The Treasury Department announced Wednesday that Stanley Black & Decker agreed to settle allegations of violating U.S. sanctions against Iran. Photo: brian snyder/Reuters
Stanley Black & Decker Inc. and Chinese subsidiary Jiangsu Guoqiang Tools Co. agreed to pay roughly $1.9 million to settle allegations they violated U.S. sanctions against Iran, the Treasury Department said Wednesday.
The settlement between Stanley and the Treasury Department’s Office of Foreign Assets Control is the fifth enforcement action by the agency this year. The announcement comes a day after the U.S. blacklisted more than two dozen individuals and entities for helping Iran exchange currency to finance Iranian military operations.
Jiangsu Guoqiang Tools, also known as GQ, exported or attempted to export 23 shipments of power tools and spare parts with a total value of more than $3.2 million directly and indirectly to Iran between June 2013 and December 2014, according to an OFAC statement.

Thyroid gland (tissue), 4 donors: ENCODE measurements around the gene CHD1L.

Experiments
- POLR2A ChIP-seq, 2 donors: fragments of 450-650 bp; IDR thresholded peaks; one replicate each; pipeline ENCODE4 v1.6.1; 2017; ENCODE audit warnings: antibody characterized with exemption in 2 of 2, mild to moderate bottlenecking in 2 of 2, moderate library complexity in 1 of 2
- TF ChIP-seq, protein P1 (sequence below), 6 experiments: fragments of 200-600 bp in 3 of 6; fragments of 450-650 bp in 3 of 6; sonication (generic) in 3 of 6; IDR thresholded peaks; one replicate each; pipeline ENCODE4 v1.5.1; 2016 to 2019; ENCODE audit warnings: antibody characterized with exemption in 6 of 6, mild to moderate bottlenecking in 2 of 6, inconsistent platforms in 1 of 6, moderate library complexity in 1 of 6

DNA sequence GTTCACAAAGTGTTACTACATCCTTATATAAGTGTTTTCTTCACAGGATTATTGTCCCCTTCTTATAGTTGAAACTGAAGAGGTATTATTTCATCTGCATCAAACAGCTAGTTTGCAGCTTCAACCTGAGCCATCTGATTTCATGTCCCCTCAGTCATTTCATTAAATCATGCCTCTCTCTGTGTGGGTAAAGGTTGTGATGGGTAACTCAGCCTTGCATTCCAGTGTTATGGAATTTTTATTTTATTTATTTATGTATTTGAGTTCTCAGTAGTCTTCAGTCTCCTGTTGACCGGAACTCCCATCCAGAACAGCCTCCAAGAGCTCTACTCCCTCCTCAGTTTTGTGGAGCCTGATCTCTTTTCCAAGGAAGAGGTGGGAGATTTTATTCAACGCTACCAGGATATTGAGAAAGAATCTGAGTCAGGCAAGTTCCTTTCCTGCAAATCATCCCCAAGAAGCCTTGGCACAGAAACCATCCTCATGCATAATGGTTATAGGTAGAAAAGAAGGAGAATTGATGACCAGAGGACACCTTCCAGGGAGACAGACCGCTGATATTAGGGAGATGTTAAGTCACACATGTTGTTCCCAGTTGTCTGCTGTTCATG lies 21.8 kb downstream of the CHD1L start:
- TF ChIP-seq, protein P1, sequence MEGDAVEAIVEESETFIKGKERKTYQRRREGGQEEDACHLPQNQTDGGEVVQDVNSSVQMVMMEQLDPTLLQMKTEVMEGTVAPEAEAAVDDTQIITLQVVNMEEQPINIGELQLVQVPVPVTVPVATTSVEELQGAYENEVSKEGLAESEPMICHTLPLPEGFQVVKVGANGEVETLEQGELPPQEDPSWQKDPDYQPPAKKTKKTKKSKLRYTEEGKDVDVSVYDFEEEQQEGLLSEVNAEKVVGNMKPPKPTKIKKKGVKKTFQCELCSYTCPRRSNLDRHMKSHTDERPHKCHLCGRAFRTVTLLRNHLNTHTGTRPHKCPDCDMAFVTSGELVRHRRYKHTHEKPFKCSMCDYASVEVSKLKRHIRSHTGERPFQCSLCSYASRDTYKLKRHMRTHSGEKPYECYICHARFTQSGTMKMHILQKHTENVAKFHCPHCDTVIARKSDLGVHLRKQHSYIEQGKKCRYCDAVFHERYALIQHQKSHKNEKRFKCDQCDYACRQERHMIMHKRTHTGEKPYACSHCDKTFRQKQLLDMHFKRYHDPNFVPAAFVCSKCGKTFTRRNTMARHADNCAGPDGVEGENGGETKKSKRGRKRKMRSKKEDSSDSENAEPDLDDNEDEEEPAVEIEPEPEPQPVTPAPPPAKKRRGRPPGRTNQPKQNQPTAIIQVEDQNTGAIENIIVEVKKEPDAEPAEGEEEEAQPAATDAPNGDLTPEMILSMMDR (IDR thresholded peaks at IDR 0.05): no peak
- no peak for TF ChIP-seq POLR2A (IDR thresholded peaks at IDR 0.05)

New Britain, Conn.-based Stanley disclosed the alleged violations to OFAC in 2015 and responded to the regulator’s requests for information in 2017 and 2018, according to the Treasury.
As part of the civil settlement, Stanley also agreed to enhance its sanctions compliance program and internal controls, and OFAC agreed to discharge Stanley and Jiangsu Guoqiang Tools from the alleged violations.
“We have taken and will continue to take steps to ensure all employees are compliant with corporate policies and applicable laws,” said Abigail Dreher, a Stanley spokeswoman.
Stanley discovered GQ’s exports to Iran in 2011, when the tool maker was conducting due diligence during negotiations to buy GQ, according to the Treasury. Stanley required that the transactions with Iran stop as a condition of completing the acquisition.
After the deal closed, however, Stanley Black & Decker learned that the subsidiary had continued exporting to Iran despite sanctions-compliance training provided by the U.S. tool maker, and that GQ board members and senior management knew about it, according to the settlement agreement.
An internal investigation by Stanley found that GQ employees sought to conceal exports to Iran using six trading companies and creating fake bills of lading with incorrect ports of discharge and places of delivery, according to the settlement agreement.
Write to Mengqi Sun at [email protected]